Zircon Meaning and Properties

Zircon History

With an Australian specimen dating back approximately 4 billion years, zircon is one of the oldest minerals on Earth. The name zircon most likely derives from the Persian word, "zargun" meaning gold colored. Zircon gemstones were a popular choice for jewelry in the Victorian era when they were used as a popular diamond substitute. They are found in heirloom jewelry dating from the 1880s. It is a birthstone for December, along with turquoise and tanzanite. Zircon is said to make up the leaves of the sacred wish-fulfilling Kalpavriksha tree in the Hindu religion.

Zircon Metaphysical Properties

Zircon is associated with all the chakras. It is used by crystal healers to alleviate physical and mental ailments. Beneficial properties include reducing fevers, soothing pains, relieving stomach cramps, asthma, lung problems and menstrual pains. Zircon is believed to stimulate the liver and is helpful for people detoxing from nicotine, alcohol and other substances. It is said to balance the adrenal glands when stressed or overtaxed at work. In the metaphysical world, it is valued as a cure for both nightmares and insomnia as it promotes restful sleep.

Mentally, zircon helps deal with loss and grief, as well as boosts passion for life and work. Zircon is used to aid in meditation and developing psychic intuition. It is said to clear negative energy and has a protective aura. Other properties attributed to zircon are that it can attract wisdom, success, honor and wealth. Zircon is also credited with helping one become more organized.

Specific colors of zircon are said to have unique properties:

Zircon Geological Properties

Zircon is a transparent to semi-transparent silicate. Its crystal structure is tetragonal, a short, stocky four-sided prism with a pyramid end. It can contain uranium and have a slight fluorescence. The minimal radioactivity is said to pose no health hazards. Zircon is found as small crystals in metamorphic and igneous rocks, and as alluvial grains in sedimentary rocks.

Zircon comes in many colors and is a gem loved for its high refractive index, which gives it intense brilliance. Zircon has a rare optical quality called birefringence, or double refraction. When light passes through zircon, its rays split in two directions. This gives a high refractive index, a brilliant sheen and fire characterized by flashes of multi-colored light. Its luster is vitreous.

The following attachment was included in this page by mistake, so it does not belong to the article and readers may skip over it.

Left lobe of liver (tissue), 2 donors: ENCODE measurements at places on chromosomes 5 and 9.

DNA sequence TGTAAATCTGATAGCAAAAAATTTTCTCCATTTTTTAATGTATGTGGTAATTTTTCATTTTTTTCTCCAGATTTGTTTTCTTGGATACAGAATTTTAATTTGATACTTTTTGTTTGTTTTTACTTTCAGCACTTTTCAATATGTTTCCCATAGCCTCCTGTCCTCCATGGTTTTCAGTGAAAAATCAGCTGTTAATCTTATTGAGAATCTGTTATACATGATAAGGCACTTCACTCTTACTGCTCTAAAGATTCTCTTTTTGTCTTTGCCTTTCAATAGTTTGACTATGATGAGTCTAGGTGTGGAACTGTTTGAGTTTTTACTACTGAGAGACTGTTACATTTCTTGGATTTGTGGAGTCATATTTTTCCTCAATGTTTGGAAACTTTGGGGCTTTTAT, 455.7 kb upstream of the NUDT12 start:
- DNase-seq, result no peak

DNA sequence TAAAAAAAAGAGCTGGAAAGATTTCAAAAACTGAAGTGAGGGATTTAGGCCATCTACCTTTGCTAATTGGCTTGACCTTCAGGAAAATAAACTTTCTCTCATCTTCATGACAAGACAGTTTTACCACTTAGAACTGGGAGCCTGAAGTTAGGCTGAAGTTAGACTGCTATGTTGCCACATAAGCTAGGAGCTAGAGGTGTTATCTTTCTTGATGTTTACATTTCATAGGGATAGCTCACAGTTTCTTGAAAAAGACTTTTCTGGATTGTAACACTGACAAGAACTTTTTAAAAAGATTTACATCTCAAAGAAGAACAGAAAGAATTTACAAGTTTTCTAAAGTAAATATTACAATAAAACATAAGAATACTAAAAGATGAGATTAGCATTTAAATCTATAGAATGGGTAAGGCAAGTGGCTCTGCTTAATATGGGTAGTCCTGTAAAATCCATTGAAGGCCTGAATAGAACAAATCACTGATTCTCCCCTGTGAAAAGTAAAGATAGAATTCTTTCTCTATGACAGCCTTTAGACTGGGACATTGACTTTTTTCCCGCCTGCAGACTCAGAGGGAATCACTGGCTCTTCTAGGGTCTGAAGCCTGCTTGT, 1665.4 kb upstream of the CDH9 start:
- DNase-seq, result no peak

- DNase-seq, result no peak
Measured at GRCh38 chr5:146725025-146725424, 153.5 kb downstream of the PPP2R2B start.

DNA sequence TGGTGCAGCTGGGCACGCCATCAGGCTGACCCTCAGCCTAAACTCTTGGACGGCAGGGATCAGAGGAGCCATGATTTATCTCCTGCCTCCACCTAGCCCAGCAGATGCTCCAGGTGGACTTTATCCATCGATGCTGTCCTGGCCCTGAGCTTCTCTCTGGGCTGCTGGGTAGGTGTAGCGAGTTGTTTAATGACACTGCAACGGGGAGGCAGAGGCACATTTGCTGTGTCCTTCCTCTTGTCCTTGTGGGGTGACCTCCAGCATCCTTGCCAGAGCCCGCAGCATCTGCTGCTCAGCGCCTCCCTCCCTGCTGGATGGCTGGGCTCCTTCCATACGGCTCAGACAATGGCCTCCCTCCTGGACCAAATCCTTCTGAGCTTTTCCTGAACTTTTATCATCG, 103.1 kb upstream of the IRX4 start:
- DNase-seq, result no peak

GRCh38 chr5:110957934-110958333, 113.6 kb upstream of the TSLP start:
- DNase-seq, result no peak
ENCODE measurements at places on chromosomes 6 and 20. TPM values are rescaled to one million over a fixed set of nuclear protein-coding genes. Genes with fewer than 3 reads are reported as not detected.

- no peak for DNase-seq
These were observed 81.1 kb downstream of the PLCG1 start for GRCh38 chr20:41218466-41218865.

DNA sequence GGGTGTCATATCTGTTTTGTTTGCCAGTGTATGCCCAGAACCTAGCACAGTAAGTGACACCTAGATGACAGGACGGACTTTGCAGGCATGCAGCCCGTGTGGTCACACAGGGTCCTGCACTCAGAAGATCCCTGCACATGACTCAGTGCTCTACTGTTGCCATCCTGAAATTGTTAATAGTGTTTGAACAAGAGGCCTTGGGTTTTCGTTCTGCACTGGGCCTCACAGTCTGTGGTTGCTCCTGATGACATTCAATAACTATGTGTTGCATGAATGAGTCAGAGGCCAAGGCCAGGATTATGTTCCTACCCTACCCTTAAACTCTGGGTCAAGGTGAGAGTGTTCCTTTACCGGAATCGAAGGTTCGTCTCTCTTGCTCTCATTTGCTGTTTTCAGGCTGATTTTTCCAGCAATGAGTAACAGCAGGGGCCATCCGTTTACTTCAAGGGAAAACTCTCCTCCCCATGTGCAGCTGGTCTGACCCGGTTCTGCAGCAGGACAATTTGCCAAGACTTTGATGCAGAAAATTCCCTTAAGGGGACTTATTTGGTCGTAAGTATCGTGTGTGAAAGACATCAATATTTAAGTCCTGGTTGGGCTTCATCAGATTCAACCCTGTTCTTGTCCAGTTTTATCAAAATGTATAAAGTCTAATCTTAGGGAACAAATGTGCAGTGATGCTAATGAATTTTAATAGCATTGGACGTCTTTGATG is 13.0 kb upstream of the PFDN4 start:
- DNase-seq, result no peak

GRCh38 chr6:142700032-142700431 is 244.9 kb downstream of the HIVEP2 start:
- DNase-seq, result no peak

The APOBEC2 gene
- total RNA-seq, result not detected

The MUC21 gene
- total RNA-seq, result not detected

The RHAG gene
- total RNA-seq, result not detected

Zircon stones can have trace amounts of uranium and thorium. These elements cause a process which breaks down the internal crystal structures. Zircon is classified into high, medium or low categories depending on its optical properties. High zircons with prominent crystal structures and little or no damage from radiation are utilized in gemstone jewelry. Medium zircons have some radiation-induced damage. Low zircons have substantial crystal damage and in extreme cases are amorphous, meaning the crystal structure is practically gone. This produces a rare green "low" zircon that is sought after by collectors. Although the crystalline structure is gone, it still exhibits the fire.

Gray-brown and red zircons are the most common, although they can also be found in yellow, orange, violet, blue and green. The colors are a result of impurities during the formation of the stone. Most zircons are heat treated to stabilize and bring out the vibrant colors. To get the most popular colorless and blue color, naturally colored zircon is heated to temperatures of 1472-1852°F. Trade names include "Starlight" for blue zircons, "Hyacinth" for yellow and yellow-red varieties, and "Jargon" for the straw-colored stones. "Mataura diamond" is the name for the colorless heat-treated specimens used as brilliant diamond substitutes. Rose and rose-orange stones from Tanzania and the orange brown from Cambodia are not enhanced.

Zircon is found around the world on all continents. Most is mined in Australia and Asia. In the United States, zircon is mined in Georgia, Virginia, North Carolina and Florida.

Mineral Information Zirconium Silicate
Chemical Composition ZrSiO4
Color Colorless, yellow, brown, orange, red, violet, blue and green
Hardness 6-1/2 to 7-1/2 (Mohs)
Specific Gravity 3.93 - 4.74
Refractive Index 1.180 - 2.024

Proper Care of Zircon

Zircon is hard enough to be fashioned into gemstones for use in rings, pendants, brooches and other jewelry. Exposure to ultraviolet rays in tanning beds and at nail salons can change the color from blue to brown. Also avoid prolonged exposure to sun. Zircon is a brittle material; when storing, it is advised to wrap jewelry a soft cloth so it does not encounter materials that could chip the gems.

To learn more about zircon and other gemstones, order your copy of Walter Schumann's revised and expanded edition of Gemstones of the World.

Designing with Zircon

With their brilliant colors and luster, faceted zircon is enhanced in both gold and sterling silver settings. They are wonderful for people who want the sparkle of a diamond for a more economical price. Zircon gems are stunning in pavé jewelry components. They are often set with other semi-precious stones, such as emeralds, when mounted in ring or pendant settings. Zircon beads look incredible in necklace and earring designs combined with other gemstones in clusters, or on their own. Undrilled mini chips are ideal for inlay work.

View design inspirations featuring zircon in the Gallery of Designs

Shop for Zircon Items

**Please note that all metaphysical or healing properties listed are collected from various sources. This information is offered as a service and not meant to treat medical conditions. Fire Mountain Gems and Beads® does not guarantee the validity of any of these statements.

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